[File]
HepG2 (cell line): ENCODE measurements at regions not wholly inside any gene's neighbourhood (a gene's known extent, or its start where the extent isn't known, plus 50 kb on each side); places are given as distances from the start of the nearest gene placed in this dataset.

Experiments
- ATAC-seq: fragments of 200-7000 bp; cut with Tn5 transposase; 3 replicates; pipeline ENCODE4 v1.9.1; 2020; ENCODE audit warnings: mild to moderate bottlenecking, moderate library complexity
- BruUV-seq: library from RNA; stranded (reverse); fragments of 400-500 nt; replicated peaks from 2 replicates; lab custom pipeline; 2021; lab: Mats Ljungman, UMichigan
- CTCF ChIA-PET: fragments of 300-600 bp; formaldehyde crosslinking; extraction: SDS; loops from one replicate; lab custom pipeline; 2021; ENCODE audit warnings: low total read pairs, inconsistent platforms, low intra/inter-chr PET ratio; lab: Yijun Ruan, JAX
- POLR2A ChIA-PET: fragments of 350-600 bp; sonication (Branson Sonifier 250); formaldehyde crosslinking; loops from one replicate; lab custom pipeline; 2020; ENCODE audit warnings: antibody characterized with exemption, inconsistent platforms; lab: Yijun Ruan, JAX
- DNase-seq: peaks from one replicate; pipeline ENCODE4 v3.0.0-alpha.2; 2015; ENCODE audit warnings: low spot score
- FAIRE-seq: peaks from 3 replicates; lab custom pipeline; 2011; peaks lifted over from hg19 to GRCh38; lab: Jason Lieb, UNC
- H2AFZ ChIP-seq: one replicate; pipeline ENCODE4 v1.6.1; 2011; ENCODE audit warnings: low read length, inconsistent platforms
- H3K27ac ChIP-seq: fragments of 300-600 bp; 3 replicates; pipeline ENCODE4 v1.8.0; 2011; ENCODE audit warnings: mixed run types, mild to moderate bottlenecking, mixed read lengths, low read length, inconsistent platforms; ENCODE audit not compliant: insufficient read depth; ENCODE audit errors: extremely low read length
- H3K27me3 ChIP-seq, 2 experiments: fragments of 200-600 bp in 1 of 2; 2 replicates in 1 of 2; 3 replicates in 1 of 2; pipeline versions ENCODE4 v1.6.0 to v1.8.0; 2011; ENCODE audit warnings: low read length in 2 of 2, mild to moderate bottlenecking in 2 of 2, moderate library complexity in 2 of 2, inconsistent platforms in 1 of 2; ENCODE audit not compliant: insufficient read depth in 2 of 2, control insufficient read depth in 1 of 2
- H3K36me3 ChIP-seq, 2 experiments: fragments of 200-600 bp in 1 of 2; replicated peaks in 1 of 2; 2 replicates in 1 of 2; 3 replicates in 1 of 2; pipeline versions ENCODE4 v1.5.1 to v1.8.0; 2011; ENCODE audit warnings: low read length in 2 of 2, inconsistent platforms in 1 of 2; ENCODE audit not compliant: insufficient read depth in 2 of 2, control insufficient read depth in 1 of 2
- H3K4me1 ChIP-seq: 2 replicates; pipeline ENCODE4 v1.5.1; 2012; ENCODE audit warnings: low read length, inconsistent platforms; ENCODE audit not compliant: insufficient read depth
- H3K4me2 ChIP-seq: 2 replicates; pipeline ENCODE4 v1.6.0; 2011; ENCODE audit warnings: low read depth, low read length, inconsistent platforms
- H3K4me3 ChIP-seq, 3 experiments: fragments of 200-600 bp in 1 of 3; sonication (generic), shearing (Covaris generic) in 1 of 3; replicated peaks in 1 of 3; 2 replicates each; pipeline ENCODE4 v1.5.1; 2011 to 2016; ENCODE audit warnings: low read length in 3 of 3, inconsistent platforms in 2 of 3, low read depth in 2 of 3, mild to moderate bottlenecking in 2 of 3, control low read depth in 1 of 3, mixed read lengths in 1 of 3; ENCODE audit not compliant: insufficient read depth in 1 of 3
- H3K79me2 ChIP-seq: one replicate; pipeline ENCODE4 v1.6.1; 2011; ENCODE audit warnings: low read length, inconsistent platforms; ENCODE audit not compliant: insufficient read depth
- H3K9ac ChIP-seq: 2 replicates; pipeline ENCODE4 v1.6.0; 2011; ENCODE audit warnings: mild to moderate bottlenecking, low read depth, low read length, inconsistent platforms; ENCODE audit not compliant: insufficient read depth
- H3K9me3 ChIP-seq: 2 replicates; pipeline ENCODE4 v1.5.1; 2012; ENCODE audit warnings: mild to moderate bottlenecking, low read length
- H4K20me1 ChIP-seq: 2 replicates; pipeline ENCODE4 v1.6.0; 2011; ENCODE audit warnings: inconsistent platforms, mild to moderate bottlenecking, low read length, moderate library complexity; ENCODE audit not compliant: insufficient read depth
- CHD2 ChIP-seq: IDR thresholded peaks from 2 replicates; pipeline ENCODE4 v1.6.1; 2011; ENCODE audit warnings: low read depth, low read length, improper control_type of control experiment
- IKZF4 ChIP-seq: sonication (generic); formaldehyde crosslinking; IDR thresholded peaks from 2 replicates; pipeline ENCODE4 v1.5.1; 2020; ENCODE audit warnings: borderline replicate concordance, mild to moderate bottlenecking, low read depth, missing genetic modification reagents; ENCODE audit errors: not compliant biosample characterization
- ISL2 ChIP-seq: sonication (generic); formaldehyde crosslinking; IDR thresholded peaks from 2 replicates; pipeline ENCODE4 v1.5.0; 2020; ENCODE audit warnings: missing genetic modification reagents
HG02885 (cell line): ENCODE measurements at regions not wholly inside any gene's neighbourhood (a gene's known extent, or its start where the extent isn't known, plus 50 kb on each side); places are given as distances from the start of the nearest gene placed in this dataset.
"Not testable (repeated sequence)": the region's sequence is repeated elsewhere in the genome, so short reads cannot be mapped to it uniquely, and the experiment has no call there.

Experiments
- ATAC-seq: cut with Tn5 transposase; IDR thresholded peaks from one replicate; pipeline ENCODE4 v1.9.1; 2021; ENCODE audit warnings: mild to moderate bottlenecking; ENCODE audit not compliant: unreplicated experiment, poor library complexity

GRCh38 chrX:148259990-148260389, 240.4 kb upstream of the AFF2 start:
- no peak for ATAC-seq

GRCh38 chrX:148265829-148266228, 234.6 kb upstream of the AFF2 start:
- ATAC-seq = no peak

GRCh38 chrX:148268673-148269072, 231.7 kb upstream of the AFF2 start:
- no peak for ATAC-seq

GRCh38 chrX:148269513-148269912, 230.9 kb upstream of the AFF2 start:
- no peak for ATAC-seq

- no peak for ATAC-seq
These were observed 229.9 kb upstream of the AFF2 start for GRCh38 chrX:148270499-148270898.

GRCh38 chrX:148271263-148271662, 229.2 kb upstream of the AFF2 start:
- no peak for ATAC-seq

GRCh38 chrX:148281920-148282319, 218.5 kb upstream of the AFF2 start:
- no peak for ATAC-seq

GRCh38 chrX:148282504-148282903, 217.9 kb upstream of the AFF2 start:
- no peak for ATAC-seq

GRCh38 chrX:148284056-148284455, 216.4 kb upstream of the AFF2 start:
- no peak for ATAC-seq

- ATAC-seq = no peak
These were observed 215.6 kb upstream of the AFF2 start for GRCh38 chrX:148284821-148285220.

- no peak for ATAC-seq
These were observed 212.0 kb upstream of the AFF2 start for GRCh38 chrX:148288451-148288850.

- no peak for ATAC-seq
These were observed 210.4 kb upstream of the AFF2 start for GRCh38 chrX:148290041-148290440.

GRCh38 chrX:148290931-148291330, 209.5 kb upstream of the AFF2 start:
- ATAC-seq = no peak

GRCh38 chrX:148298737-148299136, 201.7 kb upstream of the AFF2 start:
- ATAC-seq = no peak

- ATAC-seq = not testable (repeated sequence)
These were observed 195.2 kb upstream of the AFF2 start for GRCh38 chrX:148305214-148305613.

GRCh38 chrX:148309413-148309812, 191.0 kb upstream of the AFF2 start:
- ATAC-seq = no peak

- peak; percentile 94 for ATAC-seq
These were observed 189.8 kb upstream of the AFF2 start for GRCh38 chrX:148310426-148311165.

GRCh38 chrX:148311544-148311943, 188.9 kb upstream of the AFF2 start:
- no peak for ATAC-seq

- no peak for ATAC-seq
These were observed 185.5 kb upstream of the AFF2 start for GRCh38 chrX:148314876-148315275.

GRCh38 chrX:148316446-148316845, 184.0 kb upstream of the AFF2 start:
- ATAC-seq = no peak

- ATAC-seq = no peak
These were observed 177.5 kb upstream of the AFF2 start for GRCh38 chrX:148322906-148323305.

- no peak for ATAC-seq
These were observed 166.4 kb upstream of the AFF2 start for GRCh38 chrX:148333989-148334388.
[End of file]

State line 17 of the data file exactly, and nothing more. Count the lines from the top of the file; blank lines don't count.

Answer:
- H3K9ac ChIP-seq: 2 replicates; pipeline ENCODE4 v1.6.0; 2011; ENCODE audit warnings: mild to moderate bottlenecking, low read depth, low read length, inconsistent platforms; ENCODE audit not compliant: insufficient read depth